Excellence Without a Soul by Harry R. Lewis

“The role of moral education has withered, conflicting with the imperative to give students and theirs what they for the money they are paying.”

If you look at the history of higher education, you would see a clear decline in moral education. Colleges and universities of the past were tied very close with the church thus moral teaching came directly from the church’s teachings. As time progress the connection between higher education and the church digressed.

In many ways the university has deviated from its original goals. The curriculum from 17th century would be completely alien to professors and students today. As the years progressed, the goals and curriculum has changed, and in his book Excellence without a Soul, Harry R. Lewis retells the history of Harvard and the issues confronting the renowned school. As the former dean of Harvard College, Lewis was involved in plenty of faculty feuds, student protests, and national scandals. Many times he saw the school take the easy way over the smart route. Many times he saw the school bend to pressure instead of standing firm on values. He states late in the book, “The college is more interested in making students happier than making them better.”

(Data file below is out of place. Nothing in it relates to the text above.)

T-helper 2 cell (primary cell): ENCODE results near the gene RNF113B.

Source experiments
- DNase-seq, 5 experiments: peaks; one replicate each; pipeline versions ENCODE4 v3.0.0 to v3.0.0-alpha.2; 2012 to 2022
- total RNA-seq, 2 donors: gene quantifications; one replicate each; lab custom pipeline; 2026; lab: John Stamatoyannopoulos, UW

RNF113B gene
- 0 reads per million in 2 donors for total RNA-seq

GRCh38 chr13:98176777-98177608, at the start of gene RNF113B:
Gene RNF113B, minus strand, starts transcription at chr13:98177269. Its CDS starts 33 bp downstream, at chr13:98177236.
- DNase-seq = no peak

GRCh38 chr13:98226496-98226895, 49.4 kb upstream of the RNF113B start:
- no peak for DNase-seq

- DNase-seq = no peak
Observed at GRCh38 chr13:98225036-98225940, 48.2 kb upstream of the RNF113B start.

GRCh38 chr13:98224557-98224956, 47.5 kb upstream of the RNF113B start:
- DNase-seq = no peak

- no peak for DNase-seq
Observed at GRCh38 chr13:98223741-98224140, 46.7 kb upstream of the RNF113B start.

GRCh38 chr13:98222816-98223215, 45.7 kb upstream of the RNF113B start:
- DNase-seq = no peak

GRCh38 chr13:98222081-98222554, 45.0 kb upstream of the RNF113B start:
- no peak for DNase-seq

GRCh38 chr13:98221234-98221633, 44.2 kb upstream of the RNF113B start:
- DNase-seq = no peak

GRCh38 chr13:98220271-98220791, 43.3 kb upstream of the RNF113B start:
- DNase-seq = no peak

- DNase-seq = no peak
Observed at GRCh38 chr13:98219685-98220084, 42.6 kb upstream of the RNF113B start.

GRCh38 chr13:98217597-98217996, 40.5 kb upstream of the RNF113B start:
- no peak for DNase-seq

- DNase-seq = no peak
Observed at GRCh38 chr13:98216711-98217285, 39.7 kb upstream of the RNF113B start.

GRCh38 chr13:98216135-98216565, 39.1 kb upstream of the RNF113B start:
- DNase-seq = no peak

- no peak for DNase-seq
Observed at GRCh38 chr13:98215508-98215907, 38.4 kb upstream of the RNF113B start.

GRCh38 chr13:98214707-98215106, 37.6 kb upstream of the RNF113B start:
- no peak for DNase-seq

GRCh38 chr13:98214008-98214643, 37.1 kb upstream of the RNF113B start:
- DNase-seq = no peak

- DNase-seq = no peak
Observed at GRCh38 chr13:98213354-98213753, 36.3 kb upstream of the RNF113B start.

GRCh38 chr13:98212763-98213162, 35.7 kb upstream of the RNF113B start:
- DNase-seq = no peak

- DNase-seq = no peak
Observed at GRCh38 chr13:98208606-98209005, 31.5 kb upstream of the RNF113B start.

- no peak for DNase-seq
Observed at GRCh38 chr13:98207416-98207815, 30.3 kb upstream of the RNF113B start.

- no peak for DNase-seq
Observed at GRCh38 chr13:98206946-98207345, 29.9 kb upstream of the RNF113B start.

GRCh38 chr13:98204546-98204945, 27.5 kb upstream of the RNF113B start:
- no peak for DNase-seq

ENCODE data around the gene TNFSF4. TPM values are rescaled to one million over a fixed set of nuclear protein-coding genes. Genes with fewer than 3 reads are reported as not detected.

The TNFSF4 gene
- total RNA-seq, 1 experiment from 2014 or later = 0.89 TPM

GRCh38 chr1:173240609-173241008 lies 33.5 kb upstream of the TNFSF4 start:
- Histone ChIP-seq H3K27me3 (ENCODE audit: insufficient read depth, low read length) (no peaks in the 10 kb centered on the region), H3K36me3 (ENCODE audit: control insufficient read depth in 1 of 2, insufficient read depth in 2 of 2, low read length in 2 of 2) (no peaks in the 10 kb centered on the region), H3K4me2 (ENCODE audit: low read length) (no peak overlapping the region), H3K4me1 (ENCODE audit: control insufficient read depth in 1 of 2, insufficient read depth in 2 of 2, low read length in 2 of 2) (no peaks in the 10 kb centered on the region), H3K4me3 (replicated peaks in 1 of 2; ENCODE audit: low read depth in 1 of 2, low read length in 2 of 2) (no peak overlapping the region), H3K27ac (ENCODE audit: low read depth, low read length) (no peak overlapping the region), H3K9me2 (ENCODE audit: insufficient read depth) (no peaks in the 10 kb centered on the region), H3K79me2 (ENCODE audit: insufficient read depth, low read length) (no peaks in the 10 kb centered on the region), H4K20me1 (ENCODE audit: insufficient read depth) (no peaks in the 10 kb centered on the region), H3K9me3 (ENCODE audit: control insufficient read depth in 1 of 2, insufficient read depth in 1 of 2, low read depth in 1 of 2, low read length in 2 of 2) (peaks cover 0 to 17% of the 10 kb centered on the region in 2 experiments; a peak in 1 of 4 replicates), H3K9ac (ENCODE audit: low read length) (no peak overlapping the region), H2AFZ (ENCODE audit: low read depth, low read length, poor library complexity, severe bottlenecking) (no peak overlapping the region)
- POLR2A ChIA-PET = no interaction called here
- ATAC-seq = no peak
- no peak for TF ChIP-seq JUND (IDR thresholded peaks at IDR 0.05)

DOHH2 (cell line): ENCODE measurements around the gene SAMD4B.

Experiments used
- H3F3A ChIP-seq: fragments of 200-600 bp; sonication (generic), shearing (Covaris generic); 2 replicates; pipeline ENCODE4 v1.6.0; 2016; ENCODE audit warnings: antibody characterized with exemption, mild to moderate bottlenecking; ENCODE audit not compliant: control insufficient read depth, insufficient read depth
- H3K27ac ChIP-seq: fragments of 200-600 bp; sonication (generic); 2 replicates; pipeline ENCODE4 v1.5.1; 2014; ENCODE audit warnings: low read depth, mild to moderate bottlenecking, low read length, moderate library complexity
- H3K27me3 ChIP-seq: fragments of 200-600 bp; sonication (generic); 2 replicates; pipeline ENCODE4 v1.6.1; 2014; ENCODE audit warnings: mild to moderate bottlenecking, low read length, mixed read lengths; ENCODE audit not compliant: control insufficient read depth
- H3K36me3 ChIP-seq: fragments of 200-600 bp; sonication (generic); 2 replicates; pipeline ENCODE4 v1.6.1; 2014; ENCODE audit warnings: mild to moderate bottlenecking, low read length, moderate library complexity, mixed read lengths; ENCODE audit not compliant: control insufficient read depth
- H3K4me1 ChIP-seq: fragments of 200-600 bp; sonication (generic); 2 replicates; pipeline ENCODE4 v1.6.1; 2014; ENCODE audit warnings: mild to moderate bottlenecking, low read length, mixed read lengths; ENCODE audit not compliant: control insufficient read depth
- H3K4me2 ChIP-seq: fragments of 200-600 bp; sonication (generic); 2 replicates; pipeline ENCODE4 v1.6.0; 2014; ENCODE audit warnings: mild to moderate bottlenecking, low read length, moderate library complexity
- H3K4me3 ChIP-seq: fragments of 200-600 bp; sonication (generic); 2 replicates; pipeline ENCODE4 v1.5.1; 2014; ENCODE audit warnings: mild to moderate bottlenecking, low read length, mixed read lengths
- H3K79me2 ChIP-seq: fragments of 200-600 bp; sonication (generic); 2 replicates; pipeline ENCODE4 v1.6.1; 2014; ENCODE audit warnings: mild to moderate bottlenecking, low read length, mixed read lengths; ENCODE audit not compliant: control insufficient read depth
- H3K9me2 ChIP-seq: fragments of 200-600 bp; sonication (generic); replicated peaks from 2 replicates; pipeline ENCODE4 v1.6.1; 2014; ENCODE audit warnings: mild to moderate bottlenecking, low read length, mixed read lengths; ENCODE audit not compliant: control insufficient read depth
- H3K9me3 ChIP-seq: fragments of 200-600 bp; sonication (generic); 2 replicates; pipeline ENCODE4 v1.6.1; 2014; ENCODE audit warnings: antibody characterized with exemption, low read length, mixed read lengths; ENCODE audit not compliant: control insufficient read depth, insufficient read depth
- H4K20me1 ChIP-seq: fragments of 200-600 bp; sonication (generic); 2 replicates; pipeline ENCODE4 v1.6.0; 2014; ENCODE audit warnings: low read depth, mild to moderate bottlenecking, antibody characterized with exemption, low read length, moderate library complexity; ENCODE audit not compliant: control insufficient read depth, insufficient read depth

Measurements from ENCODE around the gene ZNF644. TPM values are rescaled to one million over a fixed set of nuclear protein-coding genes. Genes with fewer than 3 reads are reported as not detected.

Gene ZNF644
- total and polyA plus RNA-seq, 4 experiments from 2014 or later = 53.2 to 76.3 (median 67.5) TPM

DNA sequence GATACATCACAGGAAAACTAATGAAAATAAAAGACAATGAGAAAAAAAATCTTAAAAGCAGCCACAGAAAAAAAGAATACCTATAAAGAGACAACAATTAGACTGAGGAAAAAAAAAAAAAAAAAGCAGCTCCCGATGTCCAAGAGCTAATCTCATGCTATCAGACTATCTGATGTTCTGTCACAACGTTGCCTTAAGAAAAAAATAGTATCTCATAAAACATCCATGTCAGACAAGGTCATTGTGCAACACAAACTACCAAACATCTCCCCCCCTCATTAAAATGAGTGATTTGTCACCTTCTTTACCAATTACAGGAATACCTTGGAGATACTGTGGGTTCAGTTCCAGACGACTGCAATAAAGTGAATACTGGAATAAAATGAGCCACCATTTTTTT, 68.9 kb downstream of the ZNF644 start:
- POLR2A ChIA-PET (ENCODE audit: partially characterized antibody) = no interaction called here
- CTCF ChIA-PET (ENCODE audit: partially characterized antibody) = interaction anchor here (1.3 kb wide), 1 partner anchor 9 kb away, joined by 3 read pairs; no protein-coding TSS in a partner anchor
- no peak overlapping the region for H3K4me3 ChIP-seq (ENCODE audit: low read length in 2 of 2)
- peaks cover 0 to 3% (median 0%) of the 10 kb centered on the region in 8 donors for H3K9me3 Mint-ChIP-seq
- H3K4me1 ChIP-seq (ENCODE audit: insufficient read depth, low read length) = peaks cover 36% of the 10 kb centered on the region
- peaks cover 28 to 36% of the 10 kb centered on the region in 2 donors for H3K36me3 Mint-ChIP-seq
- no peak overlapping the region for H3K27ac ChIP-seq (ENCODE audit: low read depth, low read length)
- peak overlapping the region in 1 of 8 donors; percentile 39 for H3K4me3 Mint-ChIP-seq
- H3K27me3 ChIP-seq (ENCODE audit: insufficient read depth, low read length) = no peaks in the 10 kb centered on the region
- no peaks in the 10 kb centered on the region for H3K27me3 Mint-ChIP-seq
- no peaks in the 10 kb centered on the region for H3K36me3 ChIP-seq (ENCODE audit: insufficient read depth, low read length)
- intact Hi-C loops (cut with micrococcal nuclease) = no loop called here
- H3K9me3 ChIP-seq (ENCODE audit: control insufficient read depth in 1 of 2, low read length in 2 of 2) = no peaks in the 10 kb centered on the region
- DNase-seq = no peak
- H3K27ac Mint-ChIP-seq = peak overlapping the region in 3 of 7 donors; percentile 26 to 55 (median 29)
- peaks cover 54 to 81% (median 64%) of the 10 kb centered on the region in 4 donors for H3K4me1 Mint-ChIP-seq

This is a very interesting book. There are plenty of resources criticizing higher education, but rarely are those criticisms written by someone with such high credentials as Lewis.

When I picked up this book I was really looking for a book that addresses the university’s need to approach morality. Though a lot of the book is dedicated to the history of Harvard and its challenge in every aspect, Lewis does spend a bit of time confronting the issue of morality.

He says it bluntly, “Harvard today tiptoes away from moral education, little interested in providing it and embarrassed to admit it does not wish to do so.” Schools have completely abandoned the idea of morality, mainly because in a postmodern culture morality is a questionable idea.

I found this book to be extremely interesting. I never would have thought working at a prestigious school such as Harvard would be that difficult, but it actually sounds worse.